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Five Reasons Conservatives Should Oppose Lobbying ‘Reform’ Bill

The full-time professional “reform” groups have hatched their latest scheme to wring politics out of politics. This time it is the lobbying “reform” measure they are demanding Congress pass, and now, as always, conservatives must be extremely wary.

Here are five reasons conservatives should do whatever they can to stop passage of this very flawed “reform” measure:

1. The bill intrudes upon the 1st Amendment-protected rights of citizens to petition their government.

Ten years ago, when the GOP Congress enacted the Lobbying Disclosure Act of 1995, there were daily expressions of concern regarding the potential impact of the proposed legislation on the 1st Amendment “right to petition the government for redress of grievances.” For that reason, the legislation was constructed as a disclosure, not a regulatory statute. There were no criminal penalties, and the purpose was to simplify the existing law and establish broad parameters for disclosure of information regarding who was lobbying, for what interests, on what issues and for how much money. The law specifically excluded grassroots lobbying (mobilizing citizens to contact their legislators on specific issues) from the definition of “lobbying” requiring registration and disclosure. Lobbyists weren’t categorized as vermin, and no reporting of non-lobbying activities was envisioned or even suggested. Any such suggestion would have been considered anathema to the 1st Amendment.

Fast forward to 2007. That pesky 1st Amendment is long forgotten (thanks to the practice Congress had ignoring the 1st Amendment in the McCain-Feingold legislation). The right to petition the government is rarely considered or mentioned: not in the debates, not in the framework of the drafting, not in the discussions regarding the penalties and not in the consideration of whether there are any constitutional implications of requiring people to submit to wholly different standards of disclosure, reporting and criminal penalties and fines simply by exercising the 1st Amendment right to lobby. Indeed, the last paragraph of the version of the bill passed by the House in May provides that “nothing in this act or the amendments made by this act shall be construed to prohibit any … activities protected by the free speech, free exercise or free association clauses of the 1st Amendment to the Constitution.”

That’s nice. No mention of the rest of that clause of the 1st Amendment which actually reads: “Congress shall make no law … abridging the freedom of speech, or of the press; or the right of the people peaceably to assemble, and to petition the government for a redress of grievances.”

It is as though Congress is deliberately refusing to acknowledge the existence of that clause of the 1st Amendment in adopting this bill.

This time around, Congress is intent on vilifying lobbyists, interfering with their ability to do their jobs helping to educate Congress and staff regarding the myriad of things that Congress does every day to interfere with, regulate and control every aspect of American life.

Conservatives should not vote for this legislation because first and foremost, it fails to protect by its very language the rights of the American people to petition the government through the lobbying process.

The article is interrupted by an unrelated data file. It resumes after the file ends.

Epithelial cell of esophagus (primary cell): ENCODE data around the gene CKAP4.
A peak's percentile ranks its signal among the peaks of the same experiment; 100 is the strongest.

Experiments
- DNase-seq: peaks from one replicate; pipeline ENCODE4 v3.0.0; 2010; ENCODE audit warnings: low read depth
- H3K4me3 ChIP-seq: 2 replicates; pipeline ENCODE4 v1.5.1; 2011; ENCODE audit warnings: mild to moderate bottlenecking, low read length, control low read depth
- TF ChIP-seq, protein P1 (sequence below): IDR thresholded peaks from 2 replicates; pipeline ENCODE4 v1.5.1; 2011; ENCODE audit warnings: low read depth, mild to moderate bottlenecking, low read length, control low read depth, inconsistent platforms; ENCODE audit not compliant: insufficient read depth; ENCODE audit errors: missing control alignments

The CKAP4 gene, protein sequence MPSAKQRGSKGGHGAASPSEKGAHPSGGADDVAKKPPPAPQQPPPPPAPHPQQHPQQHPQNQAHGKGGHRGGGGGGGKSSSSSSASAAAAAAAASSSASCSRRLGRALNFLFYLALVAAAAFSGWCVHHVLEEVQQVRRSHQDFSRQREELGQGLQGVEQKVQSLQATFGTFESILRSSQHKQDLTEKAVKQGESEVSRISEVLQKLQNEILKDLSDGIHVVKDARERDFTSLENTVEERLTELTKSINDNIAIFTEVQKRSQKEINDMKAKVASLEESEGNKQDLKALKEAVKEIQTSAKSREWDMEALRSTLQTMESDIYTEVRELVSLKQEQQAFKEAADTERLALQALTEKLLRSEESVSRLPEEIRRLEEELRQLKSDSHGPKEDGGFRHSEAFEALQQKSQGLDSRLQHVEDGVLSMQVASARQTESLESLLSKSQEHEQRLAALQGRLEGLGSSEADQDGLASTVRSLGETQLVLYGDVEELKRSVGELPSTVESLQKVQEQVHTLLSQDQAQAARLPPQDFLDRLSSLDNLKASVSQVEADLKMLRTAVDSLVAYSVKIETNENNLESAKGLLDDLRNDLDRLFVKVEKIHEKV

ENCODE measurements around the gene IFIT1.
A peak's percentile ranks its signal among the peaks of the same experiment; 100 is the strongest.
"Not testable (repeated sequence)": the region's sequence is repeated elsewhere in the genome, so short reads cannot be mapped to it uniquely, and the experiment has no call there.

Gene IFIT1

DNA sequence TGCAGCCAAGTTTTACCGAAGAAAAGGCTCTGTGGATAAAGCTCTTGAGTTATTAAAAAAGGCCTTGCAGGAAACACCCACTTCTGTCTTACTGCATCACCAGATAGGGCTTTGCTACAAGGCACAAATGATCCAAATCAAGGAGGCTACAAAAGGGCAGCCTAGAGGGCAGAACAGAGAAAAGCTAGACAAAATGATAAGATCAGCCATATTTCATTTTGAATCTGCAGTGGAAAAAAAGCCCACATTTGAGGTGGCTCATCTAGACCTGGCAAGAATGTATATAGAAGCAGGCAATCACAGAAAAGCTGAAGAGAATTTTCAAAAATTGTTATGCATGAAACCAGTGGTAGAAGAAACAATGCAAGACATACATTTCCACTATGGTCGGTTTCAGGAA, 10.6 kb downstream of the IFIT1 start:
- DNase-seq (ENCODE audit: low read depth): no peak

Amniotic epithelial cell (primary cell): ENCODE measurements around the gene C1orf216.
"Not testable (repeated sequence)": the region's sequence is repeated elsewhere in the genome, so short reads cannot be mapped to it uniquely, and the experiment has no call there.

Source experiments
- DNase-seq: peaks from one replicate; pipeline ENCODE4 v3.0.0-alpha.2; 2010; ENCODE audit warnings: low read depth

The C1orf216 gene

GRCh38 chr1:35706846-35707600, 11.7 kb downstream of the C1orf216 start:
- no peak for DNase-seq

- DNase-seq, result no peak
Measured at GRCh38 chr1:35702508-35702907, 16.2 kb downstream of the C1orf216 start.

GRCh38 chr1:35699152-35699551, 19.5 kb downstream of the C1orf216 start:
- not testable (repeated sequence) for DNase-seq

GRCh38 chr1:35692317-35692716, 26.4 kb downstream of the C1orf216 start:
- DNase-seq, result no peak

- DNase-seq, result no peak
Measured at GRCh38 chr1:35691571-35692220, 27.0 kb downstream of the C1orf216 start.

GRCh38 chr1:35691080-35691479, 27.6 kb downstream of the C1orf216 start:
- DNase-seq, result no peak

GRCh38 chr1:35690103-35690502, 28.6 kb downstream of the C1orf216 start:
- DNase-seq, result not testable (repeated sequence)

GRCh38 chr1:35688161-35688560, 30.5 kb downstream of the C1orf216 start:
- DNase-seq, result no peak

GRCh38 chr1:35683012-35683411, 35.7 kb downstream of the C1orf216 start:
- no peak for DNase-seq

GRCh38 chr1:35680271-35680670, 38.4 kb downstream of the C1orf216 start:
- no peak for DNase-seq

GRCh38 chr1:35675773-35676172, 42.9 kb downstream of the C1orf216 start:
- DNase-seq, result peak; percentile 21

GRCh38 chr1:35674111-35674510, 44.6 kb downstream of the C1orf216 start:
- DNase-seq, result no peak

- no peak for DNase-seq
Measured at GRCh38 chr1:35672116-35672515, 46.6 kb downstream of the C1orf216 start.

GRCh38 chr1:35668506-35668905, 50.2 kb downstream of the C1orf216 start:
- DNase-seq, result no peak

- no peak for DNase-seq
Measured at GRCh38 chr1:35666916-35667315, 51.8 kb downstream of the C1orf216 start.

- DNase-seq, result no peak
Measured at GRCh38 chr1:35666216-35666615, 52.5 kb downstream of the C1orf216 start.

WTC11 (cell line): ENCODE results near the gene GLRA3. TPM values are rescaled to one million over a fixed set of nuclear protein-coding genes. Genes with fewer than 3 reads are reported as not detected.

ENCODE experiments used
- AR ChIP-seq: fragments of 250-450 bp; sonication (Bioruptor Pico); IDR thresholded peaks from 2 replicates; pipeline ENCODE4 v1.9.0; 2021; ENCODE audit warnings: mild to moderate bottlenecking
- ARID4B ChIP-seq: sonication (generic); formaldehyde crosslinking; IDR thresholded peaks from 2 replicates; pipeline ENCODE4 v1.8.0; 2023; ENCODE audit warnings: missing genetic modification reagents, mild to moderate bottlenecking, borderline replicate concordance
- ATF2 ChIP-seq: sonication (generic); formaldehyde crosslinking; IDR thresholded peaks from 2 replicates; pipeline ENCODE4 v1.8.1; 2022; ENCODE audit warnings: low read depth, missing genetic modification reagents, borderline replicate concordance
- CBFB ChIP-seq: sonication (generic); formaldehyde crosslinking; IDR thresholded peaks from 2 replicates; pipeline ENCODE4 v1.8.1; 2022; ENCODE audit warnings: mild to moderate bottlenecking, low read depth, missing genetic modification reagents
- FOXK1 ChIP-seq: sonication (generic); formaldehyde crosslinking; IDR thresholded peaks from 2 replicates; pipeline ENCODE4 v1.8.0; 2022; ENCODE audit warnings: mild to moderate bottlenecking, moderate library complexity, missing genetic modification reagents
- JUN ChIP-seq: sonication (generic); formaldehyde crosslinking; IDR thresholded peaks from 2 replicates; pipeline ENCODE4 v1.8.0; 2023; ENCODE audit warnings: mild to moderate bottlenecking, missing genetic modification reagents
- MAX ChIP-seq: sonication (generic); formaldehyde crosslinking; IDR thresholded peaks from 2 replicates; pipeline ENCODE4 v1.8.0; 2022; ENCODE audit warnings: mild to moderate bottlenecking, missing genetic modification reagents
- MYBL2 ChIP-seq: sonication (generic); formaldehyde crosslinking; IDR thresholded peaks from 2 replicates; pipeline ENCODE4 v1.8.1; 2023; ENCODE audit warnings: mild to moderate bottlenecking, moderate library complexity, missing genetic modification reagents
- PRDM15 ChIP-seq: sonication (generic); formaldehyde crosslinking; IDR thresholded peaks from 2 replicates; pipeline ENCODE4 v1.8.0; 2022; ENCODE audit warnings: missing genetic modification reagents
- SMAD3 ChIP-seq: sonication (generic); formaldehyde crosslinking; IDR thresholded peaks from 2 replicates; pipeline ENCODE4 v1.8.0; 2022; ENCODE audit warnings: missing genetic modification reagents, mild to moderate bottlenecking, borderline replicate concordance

That should be sufficient reason to vote “no.” Knowing otherwise, here are some more reasons to kill the bill.

2. Congress should first determine how best to enforce the existing law governing lobbying registration and disclosure and House and Senate ethics rules before enacting major changes in a statute that interferes with basic 1st Amendment rights.

The justification for passage of the bill is the “Jack Abramoff scandal.” Jack Abramoff is in jail. Former Congressmen Bob Ney (Ohio), Randy “Duke” Cunningham (Calif.), and various and sundry people associated with all of the above are in jail. The misdeeds of Abramoff and others were illegal.

The system worked, punishing those who violated the laws. If there is something that needs to be done, it would be to simplify and clarify the House and Senate Ethics rules and ensure better application, education and enforcement of the existing rules and laws.
But, like on Groundhog Day, the same thing happens over and over: People break the rules and the law, they get punished under the existing laws but that isn’t enough — Congress engages in its usual legislation-by-headline approach and rushes to enact an entirely new set of laws to make whatever laws someone has already violated really illegal.
Think Sarbanes-Oxley. The Enron scandal brought us the most expansive and expensive incursion by government into private business since the 1930s, and meanwhile, Enron and other corporate wrongdoers were already charged and many of them convicted and imprisoned under the laws they broke before Congress enacted Sarbanes-Oxley.

Why do conservatives participate in these “Oh-my-we-have-a-scandal-we-have-to-pass-a-new-law” charades? Where are the conservatives in Congress who will stand up and say, “Abramoff broke the law, and he’s in jail. We’re not going to trample 1st Amendment rights of every other American because he was a bad actor. We’re going to enforce the laws we currently have on the books, and where those are confusing we are going to simplify so everyone who wants to abide by the rules and the laws will be able to do so without hiring a team of attorneys to tell us what the laws actually mean.”